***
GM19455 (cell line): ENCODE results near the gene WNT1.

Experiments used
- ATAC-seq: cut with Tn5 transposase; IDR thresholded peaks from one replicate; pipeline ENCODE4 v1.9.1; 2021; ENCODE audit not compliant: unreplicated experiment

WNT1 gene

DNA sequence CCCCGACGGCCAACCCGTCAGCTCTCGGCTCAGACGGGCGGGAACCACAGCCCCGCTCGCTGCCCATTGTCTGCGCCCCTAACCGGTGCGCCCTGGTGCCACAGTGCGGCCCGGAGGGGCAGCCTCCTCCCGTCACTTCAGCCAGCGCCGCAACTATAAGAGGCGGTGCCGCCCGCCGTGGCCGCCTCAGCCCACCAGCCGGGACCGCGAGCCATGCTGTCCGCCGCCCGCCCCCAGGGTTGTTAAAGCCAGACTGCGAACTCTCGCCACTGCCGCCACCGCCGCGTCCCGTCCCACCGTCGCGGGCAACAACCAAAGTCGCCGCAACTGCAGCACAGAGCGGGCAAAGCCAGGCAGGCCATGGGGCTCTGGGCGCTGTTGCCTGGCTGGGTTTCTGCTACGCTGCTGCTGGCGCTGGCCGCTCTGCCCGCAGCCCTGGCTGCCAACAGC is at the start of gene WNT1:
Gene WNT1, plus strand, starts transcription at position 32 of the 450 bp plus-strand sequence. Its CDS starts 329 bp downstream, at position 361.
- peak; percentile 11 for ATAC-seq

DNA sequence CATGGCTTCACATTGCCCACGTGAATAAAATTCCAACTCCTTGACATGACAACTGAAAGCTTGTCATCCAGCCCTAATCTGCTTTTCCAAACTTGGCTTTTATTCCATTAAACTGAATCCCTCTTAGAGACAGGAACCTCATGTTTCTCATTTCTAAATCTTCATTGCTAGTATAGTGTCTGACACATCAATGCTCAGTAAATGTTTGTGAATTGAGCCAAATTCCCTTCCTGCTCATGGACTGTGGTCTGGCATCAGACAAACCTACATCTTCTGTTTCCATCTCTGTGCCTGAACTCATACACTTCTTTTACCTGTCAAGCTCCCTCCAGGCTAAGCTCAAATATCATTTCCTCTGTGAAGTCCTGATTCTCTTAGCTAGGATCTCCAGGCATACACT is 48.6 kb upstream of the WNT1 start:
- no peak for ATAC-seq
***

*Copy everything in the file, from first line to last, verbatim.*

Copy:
GM19455 (cell line): ENCODE results near the gene WNT1.

Experiments used
- ATAC-seq: cut with Tn5 transposase; IDR thresholded peaks from one replicate; pipeline ENCODE4 v1.9.1; 2021; ENCODE audit not compliant: unreplicated experiment

WNT1 gene

DNA sequence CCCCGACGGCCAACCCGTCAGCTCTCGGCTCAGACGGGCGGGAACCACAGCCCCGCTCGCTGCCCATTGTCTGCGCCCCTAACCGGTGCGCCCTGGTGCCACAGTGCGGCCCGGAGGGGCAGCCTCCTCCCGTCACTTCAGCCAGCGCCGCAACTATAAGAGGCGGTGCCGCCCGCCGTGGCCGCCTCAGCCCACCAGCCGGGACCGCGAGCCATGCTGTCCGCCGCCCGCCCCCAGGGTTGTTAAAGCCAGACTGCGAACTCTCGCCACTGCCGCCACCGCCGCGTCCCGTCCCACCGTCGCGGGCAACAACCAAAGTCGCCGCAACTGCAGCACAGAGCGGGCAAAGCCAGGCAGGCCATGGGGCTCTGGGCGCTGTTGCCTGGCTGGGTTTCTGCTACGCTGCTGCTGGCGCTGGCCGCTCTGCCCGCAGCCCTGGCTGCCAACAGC is at the start of gene WNT1:
Gene WNT1, plus strand, starts transcription at position 32 of the 450 bp plus-strand sequence. Its CDS starts 329 bp downstream, at position 361.
- peak; percentile 11 for ATAC-seq

DNA sequence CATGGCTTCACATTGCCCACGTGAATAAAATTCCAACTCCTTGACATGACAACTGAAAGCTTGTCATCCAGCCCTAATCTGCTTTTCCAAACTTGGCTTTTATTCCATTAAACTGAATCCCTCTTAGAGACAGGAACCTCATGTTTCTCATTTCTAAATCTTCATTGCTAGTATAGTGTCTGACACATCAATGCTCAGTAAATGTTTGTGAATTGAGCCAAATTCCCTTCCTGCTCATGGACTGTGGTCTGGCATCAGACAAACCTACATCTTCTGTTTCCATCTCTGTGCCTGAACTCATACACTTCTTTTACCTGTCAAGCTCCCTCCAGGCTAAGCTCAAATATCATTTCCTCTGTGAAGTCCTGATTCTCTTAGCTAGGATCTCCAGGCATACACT is 48.6 kb upstream of the WNT1 start:
- no peak for ATAC-seq